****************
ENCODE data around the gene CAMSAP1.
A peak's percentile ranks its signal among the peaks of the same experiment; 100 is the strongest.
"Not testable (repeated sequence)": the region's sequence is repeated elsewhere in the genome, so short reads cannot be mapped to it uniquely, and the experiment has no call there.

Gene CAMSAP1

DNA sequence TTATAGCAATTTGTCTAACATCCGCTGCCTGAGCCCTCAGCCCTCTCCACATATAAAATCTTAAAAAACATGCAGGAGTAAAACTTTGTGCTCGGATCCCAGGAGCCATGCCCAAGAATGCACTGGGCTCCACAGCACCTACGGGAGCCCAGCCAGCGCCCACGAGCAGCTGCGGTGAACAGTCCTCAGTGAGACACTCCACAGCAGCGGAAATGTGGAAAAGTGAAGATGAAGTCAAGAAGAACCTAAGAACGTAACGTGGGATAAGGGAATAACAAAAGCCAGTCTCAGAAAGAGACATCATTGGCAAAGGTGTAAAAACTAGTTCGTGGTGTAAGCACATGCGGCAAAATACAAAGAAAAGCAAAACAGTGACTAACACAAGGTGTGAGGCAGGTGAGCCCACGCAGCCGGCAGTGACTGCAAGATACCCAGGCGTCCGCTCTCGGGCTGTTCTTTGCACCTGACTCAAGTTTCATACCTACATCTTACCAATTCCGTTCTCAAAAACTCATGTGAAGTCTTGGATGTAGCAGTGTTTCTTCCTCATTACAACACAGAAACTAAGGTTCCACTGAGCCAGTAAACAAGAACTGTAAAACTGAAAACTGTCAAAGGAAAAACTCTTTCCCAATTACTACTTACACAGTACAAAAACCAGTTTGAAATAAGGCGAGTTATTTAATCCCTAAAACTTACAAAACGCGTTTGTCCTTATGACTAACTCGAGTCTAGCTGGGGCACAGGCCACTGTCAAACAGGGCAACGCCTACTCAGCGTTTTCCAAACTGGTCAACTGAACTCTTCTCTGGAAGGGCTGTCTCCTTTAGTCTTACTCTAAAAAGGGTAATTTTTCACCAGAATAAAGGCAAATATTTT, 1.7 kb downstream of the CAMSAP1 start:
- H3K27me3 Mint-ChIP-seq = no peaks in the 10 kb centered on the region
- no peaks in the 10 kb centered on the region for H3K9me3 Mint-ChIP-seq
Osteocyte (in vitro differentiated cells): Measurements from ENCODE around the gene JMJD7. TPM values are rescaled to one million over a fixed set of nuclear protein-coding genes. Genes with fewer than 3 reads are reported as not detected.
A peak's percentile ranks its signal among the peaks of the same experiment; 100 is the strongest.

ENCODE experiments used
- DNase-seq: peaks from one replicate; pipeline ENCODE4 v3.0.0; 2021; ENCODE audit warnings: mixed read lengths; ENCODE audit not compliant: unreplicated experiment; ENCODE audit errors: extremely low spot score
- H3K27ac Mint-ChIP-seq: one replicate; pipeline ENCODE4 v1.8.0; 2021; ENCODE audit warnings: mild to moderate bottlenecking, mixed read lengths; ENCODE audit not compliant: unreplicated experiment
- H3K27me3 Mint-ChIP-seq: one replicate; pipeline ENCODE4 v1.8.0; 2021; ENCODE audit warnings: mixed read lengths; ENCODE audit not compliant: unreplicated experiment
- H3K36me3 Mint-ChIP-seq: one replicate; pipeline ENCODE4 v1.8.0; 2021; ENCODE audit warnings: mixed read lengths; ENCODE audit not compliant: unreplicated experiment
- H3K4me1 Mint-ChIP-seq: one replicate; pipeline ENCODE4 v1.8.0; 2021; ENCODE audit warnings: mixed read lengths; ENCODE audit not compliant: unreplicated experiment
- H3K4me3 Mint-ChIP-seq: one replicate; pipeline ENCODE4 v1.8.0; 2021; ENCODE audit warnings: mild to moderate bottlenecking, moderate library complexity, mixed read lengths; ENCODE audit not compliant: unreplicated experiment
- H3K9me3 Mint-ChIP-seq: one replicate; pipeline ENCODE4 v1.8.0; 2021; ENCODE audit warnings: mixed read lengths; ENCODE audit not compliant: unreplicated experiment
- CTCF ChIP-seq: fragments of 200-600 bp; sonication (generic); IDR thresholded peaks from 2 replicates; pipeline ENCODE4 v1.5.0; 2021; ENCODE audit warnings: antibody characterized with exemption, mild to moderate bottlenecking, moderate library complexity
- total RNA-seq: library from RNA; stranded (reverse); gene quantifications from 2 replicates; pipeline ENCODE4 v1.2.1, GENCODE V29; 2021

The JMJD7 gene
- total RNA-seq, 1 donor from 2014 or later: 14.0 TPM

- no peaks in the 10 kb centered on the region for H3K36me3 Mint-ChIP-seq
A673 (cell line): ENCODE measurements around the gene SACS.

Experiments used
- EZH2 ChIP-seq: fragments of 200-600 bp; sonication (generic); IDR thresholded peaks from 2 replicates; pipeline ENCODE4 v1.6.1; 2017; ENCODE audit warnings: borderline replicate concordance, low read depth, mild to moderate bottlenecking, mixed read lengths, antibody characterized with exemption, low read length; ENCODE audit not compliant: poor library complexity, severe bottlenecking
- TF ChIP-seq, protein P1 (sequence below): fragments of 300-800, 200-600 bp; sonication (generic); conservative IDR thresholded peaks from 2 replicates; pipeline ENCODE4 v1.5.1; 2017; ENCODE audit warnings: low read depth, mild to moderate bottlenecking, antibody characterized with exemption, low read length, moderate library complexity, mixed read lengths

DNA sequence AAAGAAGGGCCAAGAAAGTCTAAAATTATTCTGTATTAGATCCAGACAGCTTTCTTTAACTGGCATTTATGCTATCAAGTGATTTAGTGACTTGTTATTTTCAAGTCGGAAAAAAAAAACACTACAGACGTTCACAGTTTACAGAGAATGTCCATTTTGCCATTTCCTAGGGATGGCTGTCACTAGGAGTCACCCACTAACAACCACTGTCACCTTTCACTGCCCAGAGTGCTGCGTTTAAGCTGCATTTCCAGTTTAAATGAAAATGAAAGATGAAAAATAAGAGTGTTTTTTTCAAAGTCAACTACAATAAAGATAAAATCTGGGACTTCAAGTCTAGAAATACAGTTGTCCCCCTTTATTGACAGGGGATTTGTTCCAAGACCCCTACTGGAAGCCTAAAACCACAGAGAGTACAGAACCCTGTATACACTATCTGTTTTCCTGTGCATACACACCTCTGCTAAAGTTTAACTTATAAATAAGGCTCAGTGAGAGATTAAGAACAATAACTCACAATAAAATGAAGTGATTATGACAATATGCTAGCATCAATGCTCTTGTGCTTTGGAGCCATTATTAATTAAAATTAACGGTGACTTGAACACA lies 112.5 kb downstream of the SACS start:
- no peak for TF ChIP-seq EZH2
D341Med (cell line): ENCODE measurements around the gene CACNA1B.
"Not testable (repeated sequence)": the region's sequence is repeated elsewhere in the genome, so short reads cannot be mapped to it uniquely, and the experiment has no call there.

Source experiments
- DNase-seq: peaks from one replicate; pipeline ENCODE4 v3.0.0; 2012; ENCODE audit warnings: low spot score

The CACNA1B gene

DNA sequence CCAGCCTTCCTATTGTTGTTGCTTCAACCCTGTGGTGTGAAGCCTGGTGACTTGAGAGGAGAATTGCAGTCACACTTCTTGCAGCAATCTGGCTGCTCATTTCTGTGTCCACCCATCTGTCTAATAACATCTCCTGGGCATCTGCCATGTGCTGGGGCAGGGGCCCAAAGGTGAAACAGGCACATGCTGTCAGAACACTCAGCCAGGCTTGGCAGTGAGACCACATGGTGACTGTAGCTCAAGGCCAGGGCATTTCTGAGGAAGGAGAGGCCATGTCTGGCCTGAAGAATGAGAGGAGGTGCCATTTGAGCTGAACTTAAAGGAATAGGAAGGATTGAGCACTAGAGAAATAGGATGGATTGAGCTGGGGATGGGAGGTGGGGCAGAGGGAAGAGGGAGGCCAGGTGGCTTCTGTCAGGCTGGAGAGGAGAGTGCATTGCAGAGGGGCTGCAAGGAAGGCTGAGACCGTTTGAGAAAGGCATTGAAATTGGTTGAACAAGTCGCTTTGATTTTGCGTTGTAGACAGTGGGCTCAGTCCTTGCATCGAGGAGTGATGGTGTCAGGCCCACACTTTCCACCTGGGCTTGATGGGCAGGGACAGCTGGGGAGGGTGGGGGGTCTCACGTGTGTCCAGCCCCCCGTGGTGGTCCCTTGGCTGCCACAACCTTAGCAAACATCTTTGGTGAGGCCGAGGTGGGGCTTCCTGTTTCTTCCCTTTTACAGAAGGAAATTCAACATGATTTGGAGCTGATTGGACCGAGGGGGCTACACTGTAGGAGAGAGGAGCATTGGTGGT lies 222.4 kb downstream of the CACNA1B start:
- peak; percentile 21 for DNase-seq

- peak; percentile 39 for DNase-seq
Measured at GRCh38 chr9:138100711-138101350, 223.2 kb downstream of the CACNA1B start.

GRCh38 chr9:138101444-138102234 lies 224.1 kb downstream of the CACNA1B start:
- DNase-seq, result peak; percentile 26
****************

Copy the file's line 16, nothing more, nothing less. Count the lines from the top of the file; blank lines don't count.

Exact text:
- H3K4me3 Mint-ChIP-seq: one replicate; pipeline ENCODE4 v1.8.0; 2021; ENCODE audit warnings: mild to moderate bottlenecking, moderate library complexity, mixed read lengths; ENCODE audit not compliant: unreplicated experiment